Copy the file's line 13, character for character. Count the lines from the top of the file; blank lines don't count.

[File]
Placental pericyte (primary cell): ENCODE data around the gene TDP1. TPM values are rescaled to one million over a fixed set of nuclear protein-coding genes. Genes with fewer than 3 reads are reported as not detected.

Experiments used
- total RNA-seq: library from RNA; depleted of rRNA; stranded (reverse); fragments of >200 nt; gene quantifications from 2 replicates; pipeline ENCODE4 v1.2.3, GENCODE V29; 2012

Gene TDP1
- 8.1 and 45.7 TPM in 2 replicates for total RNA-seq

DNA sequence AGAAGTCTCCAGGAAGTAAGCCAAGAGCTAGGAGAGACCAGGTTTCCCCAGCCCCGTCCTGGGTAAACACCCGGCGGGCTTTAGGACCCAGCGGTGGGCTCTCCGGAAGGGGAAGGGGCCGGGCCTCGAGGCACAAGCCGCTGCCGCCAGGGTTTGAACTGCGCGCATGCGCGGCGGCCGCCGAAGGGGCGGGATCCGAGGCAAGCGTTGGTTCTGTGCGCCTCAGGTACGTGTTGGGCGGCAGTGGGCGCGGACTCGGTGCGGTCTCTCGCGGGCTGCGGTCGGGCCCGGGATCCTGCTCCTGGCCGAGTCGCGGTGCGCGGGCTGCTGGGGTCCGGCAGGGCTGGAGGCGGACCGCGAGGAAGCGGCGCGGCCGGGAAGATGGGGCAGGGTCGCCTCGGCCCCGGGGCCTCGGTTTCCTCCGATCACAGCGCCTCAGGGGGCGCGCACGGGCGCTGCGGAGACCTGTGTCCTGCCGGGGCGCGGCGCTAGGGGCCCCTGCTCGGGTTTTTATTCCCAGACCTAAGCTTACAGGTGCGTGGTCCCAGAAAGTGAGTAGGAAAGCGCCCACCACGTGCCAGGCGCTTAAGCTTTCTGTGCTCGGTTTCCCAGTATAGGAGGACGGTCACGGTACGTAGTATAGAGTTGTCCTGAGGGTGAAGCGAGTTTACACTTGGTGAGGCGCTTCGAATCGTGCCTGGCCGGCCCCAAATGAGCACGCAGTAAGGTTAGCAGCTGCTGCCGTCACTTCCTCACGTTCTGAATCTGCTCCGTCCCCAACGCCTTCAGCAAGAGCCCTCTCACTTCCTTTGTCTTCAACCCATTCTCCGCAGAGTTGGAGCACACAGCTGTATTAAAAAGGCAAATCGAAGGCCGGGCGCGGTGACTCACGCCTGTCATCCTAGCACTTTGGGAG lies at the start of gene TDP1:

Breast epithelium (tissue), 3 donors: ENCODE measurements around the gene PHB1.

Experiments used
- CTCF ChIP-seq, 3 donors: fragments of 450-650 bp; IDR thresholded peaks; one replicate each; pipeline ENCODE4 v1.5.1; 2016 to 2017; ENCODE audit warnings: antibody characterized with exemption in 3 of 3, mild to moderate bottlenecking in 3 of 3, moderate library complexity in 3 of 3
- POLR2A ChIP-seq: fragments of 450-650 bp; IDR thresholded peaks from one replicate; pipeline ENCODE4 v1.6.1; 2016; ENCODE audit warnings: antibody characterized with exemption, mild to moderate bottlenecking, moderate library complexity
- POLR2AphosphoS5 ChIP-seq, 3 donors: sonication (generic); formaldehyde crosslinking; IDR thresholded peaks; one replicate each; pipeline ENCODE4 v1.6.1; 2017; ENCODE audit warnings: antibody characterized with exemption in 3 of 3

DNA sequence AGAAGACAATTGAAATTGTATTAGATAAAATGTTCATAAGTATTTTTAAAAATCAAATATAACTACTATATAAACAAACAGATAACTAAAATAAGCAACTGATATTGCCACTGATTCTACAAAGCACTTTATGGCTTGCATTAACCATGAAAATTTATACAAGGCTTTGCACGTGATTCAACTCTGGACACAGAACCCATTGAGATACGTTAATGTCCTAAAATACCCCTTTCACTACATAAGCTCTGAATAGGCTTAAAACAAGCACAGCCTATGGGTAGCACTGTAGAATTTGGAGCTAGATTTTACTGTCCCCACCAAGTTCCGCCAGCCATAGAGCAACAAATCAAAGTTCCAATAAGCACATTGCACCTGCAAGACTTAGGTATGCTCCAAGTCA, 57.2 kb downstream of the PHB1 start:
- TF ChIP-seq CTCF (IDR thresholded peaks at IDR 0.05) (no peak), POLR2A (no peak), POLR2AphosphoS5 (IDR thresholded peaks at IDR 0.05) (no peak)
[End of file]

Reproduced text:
- TF ChIP-seq CTCF (IDR thresholded peaks at IDR 0.05) (no peak), POLR2A (no peak), POLR2AphosphoS5 (IDR thresholded peaks at IDR 0.05) (no peak)